This week, the blogosphere buzz has been about Edmund Andrews' article in the New York Times magazine. Andrews writes about how he, an economics reporter, got himself so far in debt that the bank will soon foreclose on his house. At first, the story seemed to be about reporters' pay and easy credit. Andrews abdicates responsibility for his debt because the banks gave him money. And they let these people drive cars and vote.
But Megan correctly steered the conversation in another direction. Andrews' problem wasn't that he made too little money. The problem was that he made too little money to support two families. He couldn't afford to get married again and shouldn't have. Andrews never entertains this notion and, in fact, fails to ever say that child support payments are a good thing and that he had a responsibility to care for his first family.
As I was reading the comments on Megan's blog, I was stunned by the new direction of the discussion in her comment section. Now, it wasn't that Andrews screwed up by getting married again. It was that his wives were bleeding him dry and that his second wife, who was raising the kids, was a leech and idle. One guy called SAHMs, Yoga and Pilates women. Another commenter thought that the husbands probably liked having sex with the yoga moms. Then they all exchanged the usual crap about how women steal all your money. Lovely.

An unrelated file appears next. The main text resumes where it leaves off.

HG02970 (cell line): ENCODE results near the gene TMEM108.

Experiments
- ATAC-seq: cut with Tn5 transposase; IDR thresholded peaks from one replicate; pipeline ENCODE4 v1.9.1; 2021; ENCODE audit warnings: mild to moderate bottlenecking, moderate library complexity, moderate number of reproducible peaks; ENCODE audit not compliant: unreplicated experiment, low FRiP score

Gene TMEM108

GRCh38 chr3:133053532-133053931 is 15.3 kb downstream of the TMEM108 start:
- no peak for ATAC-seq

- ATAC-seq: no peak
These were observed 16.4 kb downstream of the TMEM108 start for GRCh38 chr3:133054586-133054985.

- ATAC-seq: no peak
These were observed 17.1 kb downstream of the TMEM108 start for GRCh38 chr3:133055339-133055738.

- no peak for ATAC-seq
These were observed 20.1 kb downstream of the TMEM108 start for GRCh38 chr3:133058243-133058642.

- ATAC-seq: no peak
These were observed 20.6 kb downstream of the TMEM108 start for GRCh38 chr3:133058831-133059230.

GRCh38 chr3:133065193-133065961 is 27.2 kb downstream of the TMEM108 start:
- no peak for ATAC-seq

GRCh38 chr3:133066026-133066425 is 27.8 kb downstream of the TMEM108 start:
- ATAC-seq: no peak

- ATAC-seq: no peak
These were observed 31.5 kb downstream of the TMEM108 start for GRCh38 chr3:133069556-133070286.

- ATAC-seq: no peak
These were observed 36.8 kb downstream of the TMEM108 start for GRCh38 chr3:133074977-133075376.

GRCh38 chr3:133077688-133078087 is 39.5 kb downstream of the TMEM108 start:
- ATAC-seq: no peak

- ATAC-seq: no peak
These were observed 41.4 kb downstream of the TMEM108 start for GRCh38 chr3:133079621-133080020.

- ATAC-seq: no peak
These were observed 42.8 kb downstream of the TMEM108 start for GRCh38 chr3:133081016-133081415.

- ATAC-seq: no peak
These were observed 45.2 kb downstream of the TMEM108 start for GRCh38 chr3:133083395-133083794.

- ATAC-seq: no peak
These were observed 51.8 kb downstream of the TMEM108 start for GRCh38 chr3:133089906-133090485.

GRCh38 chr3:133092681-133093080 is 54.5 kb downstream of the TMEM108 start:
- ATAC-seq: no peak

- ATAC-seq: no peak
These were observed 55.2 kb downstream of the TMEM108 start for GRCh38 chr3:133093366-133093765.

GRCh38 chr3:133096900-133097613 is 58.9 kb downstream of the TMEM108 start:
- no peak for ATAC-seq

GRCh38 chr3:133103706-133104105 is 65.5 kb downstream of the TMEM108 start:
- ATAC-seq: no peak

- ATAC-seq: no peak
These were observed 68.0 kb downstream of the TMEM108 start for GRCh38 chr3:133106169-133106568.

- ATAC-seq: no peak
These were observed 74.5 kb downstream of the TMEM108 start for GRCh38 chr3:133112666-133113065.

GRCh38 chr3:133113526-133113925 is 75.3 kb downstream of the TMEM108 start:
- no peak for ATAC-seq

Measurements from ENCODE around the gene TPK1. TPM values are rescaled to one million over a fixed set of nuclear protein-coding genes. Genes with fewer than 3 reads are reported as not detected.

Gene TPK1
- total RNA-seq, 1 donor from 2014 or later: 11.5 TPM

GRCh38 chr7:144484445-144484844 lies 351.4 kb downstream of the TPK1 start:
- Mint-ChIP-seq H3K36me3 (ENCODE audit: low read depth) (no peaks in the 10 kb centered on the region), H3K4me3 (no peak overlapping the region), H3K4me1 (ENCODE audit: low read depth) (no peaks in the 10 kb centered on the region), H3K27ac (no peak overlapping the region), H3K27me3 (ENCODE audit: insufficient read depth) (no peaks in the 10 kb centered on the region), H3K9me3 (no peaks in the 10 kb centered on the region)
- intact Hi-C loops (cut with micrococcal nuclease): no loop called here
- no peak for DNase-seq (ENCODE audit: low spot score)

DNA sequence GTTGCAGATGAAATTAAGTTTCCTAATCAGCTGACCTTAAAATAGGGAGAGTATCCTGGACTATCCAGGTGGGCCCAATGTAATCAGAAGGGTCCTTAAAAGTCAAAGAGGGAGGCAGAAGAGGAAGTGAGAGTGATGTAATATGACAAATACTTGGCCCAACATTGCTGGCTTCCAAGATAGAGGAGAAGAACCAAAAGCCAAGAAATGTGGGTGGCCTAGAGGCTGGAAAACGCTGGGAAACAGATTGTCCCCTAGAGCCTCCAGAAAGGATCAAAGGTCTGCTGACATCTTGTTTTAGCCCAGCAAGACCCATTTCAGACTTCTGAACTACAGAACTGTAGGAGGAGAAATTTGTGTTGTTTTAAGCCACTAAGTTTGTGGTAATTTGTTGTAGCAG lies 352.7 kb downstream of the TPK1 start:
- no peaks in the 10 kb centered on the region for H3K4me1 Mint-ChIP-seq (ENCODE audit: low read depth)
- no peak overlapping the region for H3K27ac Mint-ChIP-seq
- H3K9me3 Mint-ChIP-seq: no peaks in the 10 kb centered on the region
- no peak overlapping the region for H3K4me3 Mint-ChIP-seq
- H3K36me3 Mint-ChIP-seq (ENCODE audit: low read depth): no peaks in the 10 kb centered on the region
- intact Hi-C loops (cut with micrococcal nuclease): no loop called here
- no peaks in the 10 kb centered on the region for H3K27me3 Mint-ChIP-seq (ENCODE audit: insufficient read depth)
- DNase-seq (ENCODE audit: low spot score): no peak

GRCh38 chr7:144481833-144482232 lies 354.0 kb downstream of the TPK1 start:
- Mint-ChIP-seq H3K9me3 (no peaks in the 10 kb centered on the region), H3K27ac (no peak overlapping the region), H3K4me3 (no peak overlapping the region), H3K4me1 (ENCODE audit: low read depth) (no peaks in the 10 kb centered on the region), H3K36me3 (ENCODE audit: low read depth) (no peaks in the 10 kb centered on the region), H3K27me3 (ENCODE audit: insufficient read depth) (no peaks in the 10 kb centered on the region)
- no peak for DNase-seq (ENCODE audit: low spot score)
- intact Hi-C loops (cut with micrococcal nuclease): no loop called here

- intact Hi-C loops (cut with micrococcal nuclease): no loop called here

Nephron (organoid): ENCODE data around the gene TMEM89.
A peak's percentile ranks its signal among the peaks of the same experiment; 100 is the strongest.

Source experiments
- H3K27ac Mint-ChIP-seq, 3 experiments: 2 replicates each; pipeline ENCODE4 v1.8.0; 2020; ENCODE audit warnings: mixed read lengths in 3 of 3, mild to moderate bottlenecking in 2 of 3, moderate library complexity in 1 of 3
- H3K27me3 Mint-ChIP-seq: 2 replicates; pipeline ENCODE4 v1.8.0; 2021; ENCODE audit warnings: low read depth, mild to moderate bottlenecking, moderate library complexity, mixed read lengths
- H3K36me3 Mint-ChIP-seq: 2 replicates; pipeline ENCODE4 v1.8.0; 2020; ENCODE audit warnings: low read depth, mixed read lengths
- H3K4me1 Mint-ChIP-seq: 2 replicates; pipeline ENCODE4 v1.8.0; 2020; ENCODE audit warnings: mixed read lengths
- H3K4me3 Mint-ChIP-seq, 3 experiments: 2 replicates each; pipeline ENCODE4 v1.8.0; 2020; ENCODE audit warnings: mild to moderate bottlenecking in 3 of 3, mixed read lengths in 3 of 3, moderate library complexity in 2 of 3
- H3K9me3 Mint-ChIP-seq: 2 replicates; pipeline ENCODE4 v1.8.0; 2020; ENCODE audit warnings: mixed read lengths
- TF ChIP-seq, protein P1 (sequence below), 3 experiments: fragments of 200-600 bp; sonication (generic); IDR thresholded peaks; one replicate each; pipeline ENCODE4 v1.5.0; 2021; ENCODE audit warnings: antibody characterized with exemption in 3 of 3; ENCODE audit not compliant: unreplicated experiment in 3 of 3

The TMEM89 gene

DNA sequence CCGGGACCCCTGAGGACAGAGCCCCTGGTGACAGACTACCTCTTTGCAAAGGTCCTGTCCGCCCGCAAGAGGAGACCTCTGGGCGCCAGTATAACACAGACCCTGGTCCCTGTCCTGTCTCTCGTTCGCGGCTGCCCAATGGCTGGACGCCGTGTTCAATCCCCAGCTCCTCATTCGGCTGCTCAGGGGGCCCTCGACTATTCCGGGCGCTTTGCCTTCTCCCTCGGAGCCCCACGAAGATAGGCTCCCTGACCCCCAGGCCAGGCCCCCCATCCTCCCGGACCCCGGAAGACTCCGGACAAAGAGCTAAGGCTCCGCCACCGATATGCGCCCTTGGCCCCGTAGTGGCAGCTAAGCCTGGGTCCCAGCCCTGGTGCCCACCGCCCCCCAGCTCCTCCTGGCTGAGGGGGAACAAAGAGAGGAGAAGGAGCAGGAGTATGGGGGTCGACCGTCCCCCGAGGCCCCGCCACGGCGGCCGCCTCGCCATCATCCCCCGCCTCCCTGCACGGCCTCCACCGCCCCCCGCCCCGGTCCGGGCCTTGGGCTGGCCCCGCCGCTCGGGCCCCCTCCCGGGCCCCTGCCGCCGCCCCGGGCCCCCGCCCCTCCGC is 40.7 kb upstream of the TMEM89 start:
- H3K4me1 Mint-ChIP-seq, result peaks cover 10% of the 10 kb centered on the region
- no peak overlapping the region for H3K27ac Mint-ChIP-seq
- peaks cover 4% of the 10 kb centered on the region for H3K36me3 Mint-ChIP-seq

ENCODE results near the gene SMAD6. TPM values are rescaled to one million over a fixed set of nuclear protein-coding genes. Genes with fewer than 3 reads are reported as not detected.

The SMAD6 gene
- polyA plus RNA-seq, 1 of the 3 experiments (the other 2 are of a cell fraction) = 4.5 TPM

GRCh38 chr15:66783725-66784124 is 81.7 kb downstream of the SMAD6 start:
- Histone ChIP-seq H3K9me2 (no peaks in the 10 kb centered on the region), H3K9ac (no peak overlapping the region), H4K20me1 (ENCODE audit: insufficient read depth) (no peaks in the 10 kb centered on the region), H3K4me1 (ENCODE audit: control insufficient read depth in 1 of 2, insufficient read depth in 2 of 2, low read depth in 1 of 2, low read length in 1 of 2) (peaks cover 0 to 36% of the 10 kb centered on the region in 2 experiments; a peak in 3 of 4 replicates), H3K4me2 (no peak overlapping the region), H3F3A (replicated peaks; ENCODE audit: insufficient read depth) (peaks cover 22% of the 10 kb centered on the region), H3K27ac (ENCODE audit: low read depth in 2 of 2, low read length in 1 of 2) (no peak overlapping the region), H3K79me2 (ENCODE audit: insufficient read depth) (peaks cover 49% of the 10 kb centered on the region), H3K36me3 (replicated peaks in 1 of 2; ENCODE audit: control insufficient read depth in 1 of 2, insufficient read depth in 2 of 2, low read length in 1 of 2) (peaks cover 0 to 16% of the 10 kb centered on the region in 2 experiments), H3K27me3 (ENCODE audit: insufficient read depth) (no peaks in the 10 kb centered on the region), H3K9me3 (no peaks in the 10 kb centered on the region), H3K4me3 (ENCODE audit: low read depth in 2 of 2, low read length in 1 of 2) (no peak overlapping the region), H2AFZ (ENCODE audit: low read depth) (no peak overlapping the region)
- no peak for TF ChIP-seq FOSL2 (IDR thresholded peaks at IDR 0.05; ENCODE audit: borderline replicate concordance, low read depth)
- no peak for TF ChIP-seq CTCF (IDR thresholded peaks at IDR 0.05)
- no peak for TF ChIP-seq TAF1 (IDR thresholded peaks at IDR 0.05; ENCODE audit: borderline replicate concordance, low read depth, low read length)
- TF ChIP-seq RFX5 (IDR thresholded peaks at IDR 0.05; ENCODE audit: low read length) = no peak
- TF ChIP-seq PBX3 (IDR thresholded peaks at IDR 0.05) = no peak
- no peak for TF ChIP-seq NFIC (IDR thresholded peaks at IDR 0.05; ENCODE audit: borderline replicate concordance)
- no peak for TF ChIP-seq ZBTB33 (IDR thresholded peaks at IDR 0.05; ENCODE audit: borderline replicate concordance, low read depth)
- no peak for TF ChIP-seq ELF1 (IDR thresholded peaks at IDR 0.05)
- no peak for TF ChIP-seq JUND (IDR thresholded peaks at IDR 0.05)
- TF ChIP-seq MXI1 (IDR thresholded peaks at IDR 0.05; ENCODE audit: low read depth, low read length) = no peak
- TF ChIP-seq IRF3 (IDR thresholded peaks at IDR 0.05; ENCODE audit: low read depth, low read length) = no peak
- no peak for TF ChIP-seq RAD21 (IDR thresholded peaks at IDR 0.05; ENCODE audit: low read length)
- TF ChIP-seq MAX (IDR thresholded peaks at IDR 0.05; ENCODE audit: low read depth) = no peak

But I expect that nonsense from McArdle's comment section. In fact, they were distressingly predictable. (Sorry, Megan.) What I wasn't expecting was the anti-women remarks from other female bloggers.
At TAPPED, Dana Goldstein wags her finger at SAHMs and says that they put themselves at risk financially by not working. That is true. But Andrews' first wife wasn't getting her house foreclosed on. She thankfully had good lawyers, so when Andrews abdicated their agreement, she was able to keep the house and have her children supported. I'm sure she needed to go back to work, too, but she still has a roof over her head. I find it amazing that a women could read that article and come away with the lesson that the wives were the bad guys and not the man who felt entitled to set up two households.
But that post wasn't terrible. There are risks at staying at home and I've written about them before. Sure, she could have written about the enormous obstacles women face in finding work in a sexist workplace and the difficulties in finding a balance between caring for the kids and their own employment. But she didn't. To find real misogyny, one must turn to Double X. I take back all the good things that I said about Double X.
Dayo Olopade compares SAHMs to mistresses. She calls them "trophy wives" and "arm candy." This is written by a woman? Maybe it's one of McArdle's comment trolls in drag? What kind of misogyny is Slate publishing under the guise of feminism? I'm horrified.